Cold Mountain in Asheville

North Carolina’s Cold Mountain, 35 miles south of Asheville, is part of the heavily forested and beautiful terrain of the Blue Ridge Mountains.

Though there is no actual Cold Mountain town, the summit received notoriety from Charles Frazier’s bestselling novel, Cold Mountain, and the 2003 award-winning film of the same name. Frazier’s novel is a classic love story set against the backdrop of the American Civil. In the book, a deserted Confederate soldier travels across the south to his young wife, whom he left tending the farm.

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The movie was actually filmed in Romania. In addition, both areas share the rich scenery and incredible beauty of the Appalachian landscape. Fans of the novel and book have drawn people to the area, a majestic wilderness setting that remains almost untouched by civilization through the years. This is because Cold Mountain appears today as it would have during the Civil War era.

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Located in the Pisgah National Forest and Shining Rock Wilderness, travelers can see and access the summit of Cold Mountain from the Blue Ridge Parkway at milepost 420, from the Black Balsam Knob Road.

The area, rich in cultural heritage and Appalachian tradition, stems back to the displacement of the local Native Americans, up through the Civil War to how it stands today with a noted isolation.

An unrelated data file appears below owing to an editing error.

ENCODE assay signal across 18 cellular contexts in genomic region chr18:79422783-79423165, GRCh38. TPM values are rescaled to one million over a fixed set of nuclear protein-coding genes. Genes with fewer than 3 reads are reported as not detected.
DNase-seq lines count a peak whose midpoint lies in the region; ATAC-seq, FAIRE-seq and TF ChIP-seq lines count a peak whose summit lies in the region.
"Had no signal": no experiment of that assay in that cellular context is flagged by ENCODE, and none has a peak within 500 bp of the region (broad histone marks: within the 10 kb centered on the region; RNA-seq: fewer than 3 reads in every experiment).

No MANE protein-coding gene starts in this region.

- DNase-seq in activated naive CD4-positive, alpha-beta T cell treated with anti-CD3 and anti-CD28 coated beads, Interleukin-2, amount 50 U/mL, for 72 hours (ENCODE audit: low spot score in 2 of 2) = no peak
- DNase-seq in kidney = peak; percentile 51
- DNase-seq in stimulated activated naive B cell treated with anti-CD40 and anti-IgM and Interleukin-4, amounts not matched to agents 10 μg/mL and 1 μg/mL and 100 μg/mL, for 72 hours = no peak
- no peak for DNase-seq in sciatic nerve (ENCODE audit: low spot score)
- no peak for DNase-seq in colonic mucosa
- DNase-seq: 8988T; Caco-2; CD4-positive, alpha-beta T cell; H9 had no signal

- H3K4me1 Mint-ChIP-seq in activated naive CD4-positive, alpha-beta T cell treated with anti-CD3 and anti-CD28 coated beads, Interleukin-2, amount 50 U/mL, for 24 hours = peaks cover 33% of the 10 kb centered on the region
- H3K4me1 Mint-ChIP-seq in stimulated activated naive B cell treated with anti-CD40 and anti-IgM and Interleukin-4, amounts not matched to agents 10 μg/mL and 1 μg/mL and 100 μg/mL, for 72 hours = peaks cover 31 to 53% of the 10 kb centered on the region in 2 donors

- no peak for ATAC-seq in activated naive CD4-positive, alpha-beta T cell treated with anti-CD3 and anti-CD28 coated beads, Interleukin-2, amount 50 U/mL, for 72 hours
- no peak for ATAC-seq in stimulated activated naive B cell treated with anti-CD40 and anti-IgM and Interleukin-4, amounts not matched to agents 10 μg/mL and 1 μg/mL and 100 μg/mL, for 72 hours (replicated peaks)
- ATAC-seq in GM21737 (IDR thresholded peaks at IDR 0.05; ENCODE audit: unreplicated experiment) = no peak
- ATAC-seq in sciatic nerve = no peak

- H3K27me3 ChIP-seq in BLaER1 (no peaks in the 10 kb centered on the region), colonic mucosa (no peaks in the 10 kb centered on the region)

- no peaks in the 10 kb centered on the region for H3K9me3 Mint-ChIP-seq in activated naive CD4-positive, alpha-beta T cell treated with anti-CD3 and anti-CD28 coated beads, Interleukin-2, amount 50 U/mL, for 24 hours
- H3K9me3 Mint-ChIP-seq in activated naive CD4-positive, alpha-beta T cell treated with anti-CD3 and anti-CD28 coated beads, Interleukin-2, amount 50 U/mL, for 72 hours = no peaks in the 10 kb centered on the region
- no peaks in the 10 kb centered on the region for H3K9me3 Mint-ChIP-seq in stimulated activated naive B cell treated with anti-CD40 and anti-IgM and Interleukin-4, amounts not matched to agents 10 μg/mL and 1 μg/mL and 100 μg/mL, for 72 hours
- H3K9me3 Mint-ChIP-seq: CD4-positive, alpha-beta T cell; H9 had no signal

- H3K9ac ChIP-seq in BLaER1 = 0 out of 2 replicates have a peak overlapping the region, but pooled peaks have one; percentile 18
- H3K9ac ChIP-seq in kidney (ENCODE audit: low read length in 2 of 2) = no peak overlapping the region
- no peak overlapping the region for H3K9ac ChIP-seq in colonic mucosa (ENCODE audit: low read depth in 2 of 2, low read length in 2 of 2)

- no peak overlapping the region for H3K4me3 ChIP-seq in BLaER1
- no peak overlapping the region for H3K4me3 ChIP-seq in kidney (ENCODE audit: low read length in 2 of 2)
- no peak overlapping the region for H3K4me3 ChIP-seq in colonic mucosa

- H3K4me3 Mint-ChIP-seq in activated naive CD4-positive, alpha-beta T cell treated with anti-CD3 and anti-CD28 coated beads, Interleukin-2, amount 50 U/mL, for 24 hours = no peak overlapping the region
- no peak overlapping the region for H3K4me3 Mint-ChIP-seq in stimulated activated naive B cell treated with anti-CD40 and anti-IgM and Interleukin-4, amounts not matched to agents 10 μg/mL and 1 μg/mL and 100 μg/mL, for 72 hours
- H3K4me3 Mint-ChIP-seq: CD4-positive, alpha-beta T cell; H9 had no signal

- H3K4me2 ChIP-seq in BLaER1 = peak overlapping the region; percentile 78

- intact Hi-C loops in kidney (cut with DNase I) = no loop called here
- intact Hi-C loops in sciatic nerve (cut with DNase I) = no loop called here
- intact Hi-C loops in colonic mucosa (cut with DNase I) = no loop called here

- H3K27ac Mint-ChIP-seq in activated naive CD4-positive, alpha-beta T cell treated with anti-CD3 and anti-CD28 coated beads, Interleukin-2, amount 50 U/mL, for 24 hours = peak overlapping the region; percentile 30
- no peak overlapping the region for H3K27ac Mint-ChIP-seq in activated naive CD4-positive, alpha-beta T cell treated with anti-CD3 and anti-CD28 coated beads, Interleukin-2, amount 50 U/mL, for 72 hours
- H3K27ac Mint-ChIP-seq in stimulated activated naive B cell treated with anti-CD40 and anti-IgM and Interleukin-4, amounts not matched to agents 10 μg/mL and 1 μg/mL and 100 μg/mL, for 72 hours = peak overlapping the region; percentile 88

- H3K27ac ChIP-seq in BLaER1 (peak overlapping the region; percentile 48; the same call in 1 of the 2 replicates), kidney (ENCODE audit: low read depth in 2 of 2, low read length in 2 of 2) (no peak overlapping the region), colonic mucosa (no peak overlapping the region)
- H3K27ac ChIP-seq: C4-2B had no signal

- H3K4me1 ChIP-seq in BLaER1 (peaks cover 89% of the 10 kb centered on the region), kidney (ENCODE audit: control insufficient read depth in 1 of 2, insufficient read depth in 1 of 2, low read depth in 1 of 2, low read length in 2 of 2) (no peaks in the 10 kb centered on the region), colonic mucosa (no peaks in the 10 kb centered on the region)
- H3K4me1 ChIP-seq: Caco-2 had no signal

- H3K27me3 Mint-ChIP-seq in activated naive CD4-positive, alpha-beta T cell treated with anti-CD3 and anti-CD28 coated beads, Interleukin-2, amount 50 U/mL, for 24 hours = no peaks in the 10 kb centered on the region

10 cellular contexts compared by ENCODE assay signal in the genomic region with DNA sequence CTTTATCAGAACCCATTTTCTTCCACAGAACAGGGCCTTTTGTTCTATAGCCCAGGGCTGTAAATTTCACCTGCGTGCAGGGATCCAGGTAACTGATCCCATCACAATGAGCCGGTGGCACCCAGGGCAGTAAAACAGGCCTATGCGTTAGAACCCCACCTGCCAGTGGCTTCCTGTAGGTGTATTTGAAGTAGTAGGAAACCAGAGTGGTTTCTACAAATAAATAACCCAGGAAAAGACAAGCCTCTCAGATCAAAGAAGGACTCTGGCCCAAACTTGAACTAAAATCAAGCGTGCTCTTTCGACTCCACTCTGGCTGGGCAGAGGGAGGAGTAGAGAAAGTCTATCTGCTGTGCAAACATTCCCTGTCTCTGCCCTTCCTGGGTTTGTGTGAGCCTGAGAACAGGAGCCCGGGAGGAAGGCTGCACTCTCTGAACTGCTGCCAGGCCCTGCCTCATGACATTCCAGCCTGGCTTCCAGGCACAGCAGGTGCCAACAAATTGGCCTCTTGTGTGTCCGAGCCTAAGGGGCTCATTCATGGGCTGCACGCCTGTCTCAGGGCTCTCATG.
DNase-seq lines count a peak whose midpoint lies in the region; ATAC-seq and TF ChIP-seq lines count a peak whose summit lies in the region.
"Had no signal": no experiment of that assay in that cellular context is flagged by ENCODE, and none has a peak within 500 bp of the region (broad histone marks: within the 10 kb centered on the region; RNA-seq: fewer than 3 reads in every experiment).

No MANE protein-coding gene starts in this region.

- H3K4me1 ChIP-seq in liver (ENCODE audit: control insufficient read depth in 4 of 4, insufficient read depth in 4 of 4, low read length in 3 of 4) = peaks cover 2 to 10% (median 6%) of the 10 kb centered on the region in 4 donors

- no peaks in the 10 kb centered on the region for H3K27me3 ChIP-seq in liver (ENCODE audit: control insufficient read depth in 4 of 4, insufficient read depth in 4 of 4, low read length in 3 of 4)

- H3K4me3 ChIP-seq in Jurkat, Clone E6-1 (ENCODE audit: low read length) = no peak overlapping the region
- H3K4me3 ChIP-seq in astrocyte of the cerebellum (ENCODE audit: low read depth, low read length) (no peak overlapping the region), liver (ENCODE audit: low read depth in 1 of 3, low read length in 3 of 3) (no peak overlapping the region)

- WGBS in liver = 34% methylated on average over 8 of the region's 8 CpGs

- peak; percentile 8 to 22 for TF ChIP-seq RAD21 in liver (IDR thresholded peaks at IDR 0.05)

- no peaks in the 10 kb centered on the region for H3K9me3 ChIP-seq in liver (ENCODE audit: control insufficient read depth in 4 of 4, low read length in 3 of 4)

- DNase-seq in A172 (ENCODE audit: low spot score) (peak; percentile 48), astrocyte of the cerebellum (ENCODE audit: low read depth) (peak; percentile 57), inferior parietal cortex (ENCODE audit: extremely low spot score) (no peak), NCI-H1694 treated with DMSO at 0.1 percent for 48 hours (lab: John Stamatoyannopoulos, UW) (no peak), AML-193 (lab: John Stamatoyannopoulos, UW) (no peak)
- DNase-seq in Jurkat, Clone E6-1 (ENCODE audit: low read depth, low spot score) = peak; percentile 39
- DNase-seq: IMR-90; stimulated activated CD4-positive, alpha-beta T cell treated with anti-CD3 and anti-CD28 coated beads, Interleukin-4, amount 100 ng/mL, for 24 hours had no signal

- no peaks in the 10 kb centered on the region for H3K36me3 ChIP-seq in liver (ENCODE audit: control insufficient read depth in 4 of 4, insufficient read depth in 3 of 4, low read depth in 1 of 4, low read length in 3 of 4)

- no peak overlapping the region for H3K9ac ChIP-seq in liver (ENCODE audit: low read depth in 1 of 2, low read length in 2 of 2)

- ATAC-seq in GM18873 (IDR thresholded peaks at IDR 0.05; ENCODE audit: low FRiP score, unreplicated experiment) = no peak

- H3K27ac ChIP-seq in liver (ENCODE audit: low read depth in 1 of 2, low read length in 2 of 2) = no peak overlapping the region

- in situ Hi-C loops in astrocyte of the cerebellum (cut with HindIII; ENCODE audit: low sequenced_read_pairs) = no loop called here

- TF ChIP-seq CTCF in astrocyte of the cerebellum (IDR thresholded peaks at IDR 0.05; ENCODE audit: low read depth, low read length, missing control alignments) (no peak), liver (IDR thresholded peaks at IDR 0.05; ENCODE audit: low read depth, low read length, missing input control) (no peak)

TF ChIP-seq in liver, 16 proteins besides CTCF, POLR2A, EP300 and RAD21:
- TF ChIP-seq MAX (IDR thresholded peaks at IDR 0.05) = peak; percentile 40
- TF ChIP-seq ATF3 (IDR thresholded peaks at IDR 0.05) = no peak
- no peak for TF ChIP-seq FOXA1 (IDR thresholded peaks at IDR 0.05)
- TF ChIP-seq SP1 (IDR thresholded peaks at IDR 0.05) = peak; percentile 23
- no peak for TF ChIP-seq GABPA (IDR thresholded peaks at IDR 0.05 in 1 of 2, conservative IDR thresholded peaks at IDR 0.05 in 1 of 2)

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Within the Great Balsam Mountains, the Cold Mountain summit rests at an elevation of 6,030 feet. In addition, the trek to the peak is a strenuous 10.6-mile roundtrip hike with steep sections. Most notably the climb up Stair Mountain. Hikers should take between 6-7 hours to complete the journey.

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Even though Cold Mountain is one of the most viewed peaks, it is one of the least visited. This is due to the 10-mile trek and an altitude gain of 3,000 feet. In addition, it is primarily unmarked. Even the easy or moderate trails can become strenuous quickly. Also, be sure to check available information through the local Chambers of Commerce. For information on campsites and maps of the area, visit the Blue Ridge Parkway Visitor Center.


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Written By Erin

Erin Poche` is a Utah-based writer and editor for Tripster and contributing writer for BeyondType1. She also writes and edits for an indie publisher of fanta ...

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